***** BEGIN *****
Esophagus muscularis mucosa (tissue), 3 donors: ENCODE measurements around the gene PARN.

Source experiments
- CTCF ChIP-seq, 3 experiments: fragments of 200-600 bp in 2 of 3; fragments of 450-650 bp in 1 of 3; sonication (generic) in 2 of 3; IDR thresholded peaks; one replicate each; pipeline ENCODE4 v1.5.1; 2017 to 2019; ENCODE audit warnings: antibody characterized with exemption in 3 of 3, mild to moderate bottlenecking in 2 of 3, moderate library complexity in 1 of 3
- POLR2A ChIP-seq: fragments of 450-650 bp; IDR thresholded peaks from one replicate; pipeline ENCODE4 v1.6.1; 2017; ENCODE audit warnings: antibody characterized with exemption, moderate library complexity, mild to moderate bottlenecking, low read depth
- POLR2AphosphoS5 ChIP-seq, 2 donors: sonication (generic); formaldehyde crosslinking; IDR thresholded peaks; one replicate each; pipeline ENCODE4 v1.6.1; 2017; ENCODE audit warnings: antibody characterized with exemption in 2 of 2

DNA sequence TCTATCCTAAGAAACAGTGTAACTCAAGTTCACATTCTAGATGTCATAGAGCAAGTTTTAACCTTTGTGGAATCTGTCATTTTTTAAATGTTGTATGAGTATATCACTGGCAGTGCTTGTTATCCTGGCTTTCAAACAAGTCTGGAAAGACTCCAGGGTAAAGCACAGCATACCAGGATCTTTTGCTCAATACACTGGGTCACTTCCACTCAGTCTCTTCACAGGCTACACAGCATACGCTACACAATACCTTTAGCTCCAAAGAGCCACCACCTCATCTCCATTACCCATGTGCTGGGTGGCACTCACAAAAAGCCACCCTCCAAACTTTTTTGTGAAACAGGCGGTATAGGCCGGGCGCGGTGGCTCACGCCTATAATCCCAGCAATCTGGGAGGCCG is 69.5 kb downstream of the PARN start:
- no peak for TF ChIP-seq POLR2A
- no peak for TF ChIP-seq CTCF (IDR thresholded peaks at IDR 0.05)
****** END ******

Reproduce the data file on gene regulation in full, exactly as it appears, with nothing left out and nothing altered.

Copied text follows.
Esophagus muscularis mucosa (tissue), 3 donors: ENCODE measurements around the gene PARN.

Source experiments
- CTCF ChIP-seq, 3 experiments: fragments of 200-600 bp in 2 of 3; fragments of 450-650 bp in 1 of 3; sonication (generic) in 2 of 3; IDR thresholded peaks; one replicate each; pipeline ENCODE4 v1.5.1; 2017 to 2019; ENCODE audit warnings: antibody characterized with exemption in 3 of 3, mild to moderate bottlenecking in 2 of 3, moderate library complexity in 1 of 3
- POLR2A ChIP-seq: fragments of 450-650 bp; IDR thresholded peaks from one replicate; pipeline ENCODE4 v1.6.1; 2017; ENCODE audit warnings: antibody characterized with exemption, moderate library complexity, mild to moderate bottlenecking, low read depth
- POLR2AphosphoS5 ChIP-seq, 2 donors: sonication (generic); formaldehyde crosslinking; IDR thresholded peaks; one replicate each; pipeline ENCODE4 v1.6.1; 2017; ENCODE audit warnings: antibody characterized with exemption in 2 of 2

DNA sequence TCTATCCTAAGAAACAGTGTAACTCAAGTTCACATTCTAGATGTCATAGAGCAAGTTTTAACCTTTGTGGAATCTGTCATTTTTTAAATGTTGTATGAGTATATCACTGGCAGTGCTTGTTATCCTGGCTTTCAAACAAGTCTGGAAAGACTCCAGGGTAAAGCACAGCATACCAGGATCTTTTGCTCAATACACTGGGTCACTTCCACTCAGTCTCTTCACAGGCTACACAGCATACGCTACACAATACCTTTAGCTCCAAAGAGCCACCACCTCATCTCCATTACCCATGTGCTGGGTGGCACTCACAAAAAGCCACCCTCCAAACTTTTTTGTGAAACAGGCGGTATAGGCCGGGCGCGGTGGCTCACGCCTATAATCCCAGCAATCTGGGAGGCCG is 69.5 kb downstream of the PARN start:
- no peak for TF ChIP-seq POLR2A
- no peak for TF ChIP-seq CTCF (IDR thresholded peaks at IDR 0.05)